In the past, people with medical conditions wore “medical alert” bracelets, which were institutional looking bracelets (sometimes made cuter with beads and other decor) or, more recently, they actually got medical alert tattoos (on one’s arm or wrist).  Are cell phones the future of medical identification?  Would you consider using this feature on an iPhone to allow people to have vital emergency information about you?


Photo Credit: Main Image by: Kimberly Hislop. All other photos by: Amanda Mezer

First Impressions: Do They Deserve a Second Glance?

“He’s a bit annoying / And overdressed / He’s got the kind of vibe that says “look at me, / I’m stressed!”/ Probably likes to cuddle / Long walks in the park” (“First Impressions,” First Date the musical) 

As Casey Clark forms her first impression of her blind date in the musical First Date, she also makes some snap decisions about who the person that is sitting in front of her is really like.  Did you know that research is being done on similar ideas, but it is based on online profiles, webpages, resumes and journals?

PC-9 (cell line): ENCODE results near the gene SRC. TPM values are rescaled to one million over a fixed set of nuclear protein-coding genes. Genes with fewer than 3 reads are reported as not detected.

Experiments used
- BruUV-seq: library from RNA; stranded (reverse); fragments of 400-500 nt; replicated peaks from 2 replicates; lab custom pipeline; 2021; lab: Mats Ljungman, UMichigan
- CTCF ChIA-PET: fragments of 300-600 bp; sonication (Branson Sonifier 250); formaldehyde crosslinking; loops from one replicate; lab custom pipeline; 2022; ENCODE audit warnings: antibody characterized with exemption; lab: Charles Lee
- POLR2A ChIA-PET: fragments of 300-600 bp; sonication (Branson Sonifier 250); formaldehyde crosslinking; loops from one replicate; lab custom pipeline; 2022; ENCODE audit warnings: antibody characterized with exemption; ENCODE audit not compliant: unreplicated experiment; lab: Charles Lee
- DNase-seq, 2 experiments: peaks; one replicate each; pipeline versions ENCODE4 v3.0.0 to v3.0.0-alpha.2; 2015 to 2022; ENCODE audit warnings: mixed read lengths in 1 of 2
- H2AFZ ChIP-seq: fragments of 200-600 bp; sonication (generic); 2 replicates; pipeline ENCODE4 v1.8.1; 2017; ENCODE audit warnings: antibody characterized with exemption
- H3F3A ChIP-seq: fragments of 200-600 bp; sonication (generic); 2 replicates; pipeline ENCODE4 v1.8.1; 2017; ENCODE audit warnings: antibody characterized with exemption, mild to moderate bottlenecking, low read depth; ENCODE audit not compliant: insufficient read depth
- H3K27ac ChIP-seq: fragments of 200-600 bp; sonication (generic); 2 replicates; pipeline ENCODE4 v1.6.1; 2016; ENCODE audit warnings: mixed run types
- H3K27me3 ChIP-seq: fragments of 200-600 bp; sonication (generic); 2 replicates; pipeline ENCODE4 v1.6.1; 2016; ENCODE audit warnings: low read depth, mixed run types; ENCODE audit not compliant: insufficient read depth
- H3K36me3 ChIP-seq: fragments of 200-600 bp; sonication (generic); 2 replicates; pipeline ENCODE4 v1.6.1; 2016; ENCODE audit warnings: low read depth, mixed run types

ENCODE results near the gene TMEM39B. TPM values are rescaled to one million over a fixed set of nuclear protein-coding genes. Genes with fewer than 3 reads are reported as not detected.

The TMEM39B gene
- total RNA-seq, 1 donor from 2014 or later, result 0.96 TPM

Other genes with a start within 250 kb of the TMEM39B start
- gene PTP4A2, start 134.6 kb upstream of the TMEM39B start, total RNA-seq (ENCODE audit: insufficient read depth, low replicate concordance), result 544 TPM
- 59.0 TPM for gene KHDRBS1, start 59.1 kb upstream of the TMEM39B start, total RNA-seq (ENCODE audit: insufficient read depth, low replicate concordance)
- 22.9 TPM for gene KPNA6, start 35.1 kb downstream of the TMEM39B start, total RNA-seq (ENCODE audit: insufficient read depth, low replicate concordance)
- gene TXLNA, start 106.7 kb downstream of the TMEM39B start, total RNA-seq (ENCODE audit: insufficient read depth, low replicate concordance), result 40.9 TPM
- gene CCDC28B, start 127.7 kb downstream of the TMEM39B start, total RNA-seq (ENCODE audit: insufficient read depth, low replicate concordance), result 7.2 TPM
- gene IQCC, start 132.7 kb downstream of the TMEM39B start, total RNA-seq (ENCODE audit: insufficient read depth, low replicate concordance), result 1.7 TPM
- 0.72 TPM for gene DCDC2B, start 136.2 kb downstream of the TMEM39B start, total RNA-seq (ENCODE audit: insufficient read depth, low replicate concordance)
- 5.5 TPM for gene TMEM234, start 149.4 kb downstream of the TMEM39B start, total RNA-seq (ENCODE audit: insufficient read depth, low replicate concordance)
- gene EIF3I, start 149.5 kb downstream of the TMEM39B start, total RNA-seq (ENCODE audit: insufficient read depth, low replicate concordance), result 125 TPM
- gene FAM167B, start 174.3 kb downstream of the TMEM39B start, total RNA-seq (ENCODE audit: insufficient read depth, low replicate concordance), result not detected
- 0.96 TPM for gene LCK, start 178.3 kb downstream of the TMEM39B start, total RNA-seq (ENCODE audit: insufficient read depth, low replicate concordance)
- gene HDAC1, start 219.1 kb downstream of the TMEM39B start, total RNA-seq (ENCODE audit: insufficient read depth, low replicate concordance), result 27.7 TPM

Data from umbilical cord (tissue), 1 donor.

Dr. Francesca Carpentier, the Director of the Ph.D. Program and Associate Professor at UNC School of Journalism and Mass Communication, studies people’s impressions on information given in a variety of formats after a primer of an online game with differing advertisements (neutral, romantic or sexual).  After participants complete the primer, the same information about a hypothetical person is then be presented from different sources, such as LinkedIn, a dating profile, a resume or an online journal.  The participant is then asked about certain traits and characteristics of this hypothetical person.  The participant who viewed the sexual ads in the primer, rated the hypothetical person desirable, sexy, racy, flirtatious, shallow, and rebellious, with no impact on reliability, friendliness and honesty.  It is also important to note that the context matters, as was shown by the variation in results based on whether the participant enjoyed the game played in the primer.  What do first impressions tell about you?  Is a first impression more about you or about the person you are meeting?